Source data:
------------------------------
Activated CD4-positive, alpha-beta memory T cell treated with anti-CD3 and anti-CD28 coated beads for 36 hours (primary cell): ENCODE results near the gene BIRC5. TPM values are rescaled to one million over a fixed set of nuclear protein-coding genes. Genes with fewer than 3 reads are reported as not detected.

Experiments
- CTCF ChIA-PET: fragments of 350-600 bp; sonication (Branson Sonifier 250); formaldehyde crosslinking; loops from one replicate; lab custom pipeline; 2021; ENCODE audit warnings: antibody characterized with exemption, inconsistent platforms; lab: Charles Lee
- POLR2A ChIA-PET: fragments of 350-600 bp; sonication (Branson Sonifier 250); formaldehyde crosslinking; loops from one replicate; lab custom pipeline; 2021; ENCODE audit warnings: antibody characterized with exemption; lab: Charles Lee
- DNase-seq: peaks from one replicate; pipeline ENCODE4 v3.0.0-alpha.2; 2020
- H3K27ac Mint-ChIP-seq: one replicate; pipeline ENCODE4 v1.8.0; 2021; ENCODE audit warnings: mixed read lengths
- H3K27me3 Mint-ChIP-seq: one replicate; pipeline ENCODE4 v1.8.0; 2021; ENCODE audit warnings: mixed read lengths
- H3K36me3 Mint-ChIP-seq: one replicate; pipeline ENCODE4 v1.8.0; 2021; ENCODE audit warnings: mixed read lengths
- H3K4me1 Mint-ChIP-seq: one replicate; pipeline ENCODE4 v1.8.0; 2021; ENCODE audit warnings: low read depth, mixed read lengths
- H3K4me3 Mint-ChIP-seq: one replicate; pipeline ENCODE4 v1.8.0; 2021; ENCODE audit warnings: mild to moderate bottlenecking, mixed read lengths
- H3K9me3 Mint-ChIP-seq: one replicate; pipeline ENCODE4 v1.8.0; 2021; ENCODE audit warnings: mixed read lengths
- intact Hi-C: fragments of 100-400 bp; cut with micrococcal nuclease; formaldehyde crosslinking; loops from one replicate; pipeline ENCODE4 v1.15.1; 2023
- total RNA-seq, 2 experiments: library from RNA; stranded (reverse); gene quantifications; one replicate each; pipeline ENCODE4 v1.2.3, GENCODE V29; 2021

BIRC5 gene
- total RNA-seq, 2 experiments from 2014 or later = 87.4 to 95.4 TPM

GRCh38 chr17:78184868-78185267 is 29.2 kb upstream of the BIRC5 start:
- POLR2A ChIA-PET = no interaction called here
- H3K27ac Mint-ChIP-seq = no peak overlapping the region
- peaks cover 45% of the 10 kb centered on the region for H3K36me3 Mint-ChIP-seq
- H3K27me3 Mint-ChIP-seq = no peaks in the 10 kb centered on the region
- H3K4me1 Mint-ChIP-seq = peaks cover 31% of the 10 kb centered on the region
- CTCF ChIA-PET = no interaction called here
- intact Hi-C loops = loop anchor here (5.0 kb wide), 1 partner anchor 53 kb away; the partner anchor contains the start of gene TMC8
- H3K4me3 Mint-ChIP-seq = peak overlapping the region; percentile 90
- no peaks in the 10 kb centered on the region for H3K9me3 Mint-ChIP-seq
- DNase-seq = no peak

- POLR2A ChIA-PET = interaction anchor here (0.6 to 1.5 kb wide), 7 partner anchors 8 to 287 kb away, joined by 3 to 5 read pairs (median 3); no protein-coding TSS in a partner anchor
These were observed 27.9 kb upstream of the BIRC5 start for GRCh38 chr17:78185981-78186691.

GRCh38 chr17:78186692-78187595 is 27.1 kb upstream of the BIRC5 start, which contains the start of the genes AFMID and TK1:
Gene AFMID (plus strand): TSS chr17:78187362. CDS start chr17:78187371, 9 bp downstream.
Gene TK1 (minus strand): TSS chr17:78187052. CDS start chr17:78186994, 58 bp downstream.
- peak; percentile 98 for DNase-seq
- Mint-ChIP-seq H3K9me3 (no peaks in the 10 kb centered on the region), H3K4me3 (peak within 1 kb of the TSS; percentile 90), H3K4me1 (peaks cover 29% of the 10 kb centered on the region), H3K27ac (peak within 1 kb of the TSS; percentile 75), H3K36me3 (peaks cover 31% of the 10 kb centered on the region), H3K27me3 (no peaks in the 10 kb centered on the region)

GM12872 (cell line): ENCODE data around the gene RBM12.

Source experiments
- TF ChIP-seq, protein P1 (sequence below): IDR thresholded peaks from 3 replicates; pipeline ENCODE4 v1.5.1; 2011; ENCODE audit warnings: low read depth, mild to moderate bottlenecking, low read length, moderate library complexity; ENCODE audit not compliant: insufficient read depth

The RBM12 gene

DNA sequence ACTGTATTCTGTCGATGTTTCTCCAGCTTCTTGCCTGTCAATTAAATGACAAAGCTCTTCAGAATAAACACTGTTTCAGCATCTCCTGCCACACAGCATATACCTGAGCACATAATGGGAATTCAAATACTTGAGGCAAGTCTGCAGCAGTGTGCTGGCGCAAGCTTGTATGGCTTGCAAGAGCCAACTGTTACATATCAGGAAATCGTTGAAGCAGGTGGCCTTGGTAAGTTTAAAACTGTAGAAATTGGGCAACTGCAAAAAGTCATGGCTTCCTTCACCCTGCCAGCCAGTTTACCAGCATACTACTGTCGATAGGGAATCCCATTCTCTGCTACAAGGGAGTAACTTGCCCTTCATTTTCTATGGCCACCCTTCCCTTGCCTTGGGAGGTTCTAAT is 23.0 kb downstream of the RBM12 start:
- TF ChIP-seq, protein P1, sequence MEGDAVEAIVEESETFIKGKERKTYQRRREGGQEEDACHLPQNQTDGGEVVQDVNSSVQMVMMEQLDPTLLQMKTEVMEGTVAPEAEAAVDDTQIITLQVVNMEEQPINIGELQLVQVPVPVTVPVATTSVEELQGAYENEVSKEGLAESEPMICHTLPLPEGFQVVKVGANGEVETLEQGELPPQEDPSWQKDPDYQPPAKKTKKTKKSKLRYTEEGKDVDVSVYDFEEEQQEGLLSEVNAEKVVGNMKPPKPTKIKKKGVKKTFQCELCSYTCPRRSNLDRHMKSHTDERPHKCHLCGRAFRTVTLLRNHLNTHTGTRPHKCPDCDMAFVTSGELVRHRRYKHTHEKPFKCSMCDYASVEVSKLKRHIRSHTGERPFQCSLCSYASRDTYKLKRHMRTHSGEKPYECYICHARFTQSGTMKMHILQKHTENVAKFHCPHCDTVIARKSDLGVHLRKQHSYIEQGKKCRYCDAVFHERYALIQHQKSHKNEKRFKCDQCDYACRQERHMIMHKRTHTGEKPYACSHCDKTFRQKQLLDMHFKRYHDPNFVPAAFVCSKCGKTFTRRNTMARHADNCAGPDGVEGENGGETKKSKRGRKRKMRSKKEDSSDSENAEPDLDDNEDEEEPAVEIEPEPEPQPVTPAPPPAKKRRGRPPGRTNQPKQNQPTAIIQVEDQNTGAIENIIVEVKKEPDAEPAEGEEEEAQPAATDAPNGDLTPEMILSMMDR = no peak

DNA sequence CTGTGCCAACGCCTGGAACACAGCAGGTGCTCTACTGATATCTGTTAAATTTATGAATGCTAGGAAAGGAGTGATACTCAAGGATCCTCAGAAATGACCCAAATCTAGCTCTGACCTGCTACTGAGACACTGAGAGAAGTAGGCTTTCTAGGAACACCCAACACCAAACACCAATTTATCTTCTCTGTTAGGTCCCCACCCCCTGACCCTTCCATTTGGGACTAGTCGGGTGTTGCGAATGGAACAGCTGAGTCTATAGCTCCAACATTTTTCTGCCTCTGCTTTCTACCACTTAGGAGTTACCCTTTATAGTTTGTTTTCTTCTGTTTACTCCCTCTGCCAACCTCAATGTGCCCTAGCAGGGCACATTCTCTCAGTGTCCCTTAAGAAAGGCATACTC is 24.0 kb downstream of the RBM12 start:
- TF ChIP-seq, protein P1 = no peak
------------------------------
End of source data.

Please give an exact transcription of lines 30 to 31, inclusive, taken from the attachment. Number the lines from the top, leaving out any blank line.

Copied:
Gene AFMID (plus strand): TSS chr17:78187362. CDS start chr17:78187371, 9 bp downstream.
Gene TK1 (minus strand): TSS chr17:78187052. CDS start chr17:78186994, 58 bp downstream.